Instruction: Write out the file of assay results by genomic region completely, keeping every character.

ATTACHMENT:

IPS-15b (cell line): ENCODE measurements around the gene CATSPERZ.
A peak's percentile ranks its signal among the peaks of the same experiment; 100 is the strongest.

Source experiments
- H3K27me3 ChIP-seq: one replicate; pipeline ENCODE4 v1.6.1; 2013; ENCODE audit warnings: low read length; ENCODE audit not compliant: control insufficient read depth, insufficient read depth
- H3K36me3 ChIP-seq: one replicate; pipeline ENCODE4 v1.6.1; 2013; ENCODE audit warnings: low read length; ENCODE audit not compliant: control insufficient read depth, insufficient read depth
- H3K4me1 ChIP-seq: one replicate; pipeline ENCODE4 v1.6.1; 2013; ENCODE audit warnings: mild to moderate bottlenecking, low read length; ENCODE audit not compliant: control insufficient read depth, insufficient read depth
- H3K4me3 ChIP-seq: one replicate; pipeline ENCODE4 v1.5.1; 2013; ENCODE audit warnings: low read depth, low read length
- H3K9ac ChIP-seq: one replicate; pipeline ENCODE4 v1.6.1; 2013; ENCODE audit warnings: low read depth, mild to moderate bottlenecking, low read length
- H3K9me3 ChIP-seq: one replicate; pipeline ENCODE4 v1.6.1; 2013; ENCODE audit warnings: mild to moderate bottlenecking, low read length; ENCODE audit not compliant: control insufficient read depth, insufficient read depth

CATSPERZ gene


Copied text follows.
IPS-15b (cell line): ENCODE measurements around the gene CATSPERZ.
A peak's percentile ranks its signal among the peaks of the same experiment; 100 is the strongest.

Source experiments
- H3K27me3 ChIP-seq: one replicate; pipeline ENCODE4 v1.6.1; 2013; ENCODE audit warnings: low read length; ENCODE audit not compliant: control insufficient read depth, insufficient read depth
- H3K36me3 ChIP-seq: one replicate; pipeline ENCODE4 v1.6.1; 2013; ENCODE audit warnings: low read length; ENCODE audit not compliant: control insufficient read depth, insufficient read depth
- H3K4me1 ChIP-seq: one replicate; pipeline ENCODE4 v1.6.1; 2013; ENCODE audit warnings: mild to moderate bottlenecking, low read length; ENCODE audit not compliant: control insufficient read depth, insufficient read depth
- H3K4me3 ChIP-seq: one replicate; pipeline ENCODE4 v1.5.1; 2013; ENCODE audit warnings: low read depth, low read length
- H3K9ac ChIP-seq: one replicate; pipeline ENCODE4 v1.6.1; 2013; ENCODE audit warnings: low read depth, mild to moderate bottlenecking, low read length
- H3K9me3 ChIP-seq: one replicate; pipeline ENCODE4 v1.6.1; 2013; ENCODE audit warnings: mild to moderate bottlenecking, low read length; ENCODE audit not compliant: control insufficient read depth, insufficient read depth

CATSPERZ gene